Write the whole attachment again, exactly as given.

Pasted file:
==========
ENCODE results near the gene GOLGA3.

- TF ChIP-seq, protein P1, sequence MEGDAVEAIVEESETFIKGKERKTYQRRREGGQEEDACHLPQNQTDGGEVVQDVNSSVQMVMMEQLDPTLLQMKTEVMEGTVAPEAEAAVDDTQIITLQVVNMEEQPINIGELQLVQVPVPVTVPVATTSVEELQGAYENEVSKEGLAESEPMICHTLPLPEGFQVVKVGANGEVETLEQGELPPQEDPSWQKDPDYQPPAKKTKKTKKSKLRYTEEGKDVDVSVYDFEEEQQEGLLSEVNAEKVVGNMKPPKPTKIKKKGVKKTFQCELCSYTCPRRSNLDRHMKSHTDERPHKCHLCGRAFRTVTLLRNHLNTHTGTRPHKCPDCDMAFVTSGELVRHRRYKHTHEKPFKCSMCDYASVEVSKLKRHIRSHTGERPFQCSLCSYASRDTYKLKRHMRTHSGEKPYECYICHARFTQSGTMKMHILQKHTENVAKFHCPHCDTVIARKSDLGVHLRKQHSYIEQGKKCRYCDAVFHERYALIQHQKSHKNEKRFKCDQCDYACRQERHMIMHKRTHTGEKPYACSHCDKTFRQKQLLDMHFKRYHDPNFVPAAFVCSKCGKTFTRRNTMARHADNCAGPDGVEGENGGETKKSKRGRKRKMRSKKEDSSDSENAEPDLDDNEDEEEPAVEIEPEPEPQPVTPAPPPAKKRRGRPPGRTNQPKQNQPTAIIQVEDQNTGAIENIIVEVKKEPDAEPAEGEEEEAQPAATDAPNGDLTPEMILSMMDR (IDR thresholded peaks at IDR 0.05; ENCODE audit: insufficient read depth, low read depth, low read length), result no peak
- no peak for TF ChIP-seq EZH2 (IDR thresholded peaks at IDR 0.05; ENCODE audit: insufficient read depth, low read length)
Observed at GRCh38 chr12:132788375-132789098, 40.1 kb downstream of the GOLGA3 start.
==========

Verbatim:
ENCODE results near the gene GOLGA3.

- TF ChIP-seq, protein P1, sequence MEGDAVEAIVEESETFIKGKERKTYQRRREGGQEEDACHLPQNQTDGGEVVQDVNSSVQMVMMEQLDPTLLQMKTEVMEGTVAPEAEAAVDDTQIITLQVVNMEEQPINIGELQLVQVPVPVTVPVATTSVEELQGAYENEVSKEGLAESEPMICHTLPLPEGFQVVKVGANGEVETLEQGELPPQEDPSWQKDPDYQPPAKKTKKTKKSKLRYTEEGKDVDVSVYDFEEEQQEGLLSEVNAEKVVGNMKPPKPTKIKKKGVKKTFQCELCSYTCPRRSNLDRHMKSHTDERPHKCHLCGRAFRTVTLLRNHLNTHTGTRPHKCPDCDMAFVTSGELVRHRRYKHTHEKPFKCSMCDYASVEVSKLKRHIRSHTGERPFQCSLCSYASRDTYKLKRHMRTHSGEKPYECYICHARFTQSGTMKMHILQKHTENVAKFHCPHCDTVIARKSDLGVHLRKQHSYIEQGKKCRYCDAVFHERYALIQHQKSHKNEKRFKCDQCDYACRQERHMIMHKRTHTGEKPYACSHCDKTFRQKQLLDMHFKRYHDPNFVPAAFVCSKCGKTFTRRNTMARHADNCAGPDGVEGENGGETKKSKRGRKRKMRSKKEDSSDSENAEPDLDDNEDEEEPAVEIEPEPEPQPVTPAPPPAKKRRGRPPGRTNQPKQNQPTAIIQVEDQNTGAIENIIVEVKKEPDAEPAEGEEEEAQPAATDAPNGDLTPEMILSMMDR (IDR thresholded peaks at IDR 0.05; ENCODE audit: insufficient read depth, low read depth, low read length), result no peak
- no peak for TF ChIP-seq EZH2 (IDR thresholded peaks at IDR 0.05; ENCODE audit: insufficient read depth, low read length)
Observed at GRCh38 chr12:132788375-132789098, 40.1 kb downstream of the GOLGA3 start.